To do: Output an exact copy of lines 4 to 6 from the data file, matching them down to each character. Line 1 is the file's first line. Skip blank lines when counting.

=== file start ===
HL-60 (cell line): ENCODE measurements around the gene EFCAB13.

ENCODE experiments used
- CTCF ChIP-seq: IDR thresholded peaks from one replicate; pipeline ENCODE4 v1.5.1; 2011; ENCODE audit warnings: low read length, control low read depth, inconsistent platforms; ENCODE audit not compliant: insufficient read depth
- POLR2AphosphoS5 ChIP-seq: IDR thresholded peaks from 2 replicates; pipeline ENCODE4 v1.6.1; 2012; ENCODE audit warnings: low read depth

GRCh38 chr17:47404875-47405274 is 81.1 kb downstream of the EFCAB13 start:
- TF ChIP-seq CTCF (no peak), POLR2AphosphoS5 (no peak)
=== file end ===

- POLR2AphosphoS5 ChIP-seq: IDR thresholded peaks from 2 replicates; pipeline ENCODE4 v1.6.1; 2012; ENCODE audit warnings: low read depth

GRCh38 chr17:47404875-47405274 is 81.1 kb downstream of the EFCAB13 start:
- TF ChIP-seq CTCF (no peak), POLR2AphosphoS5 (no peak)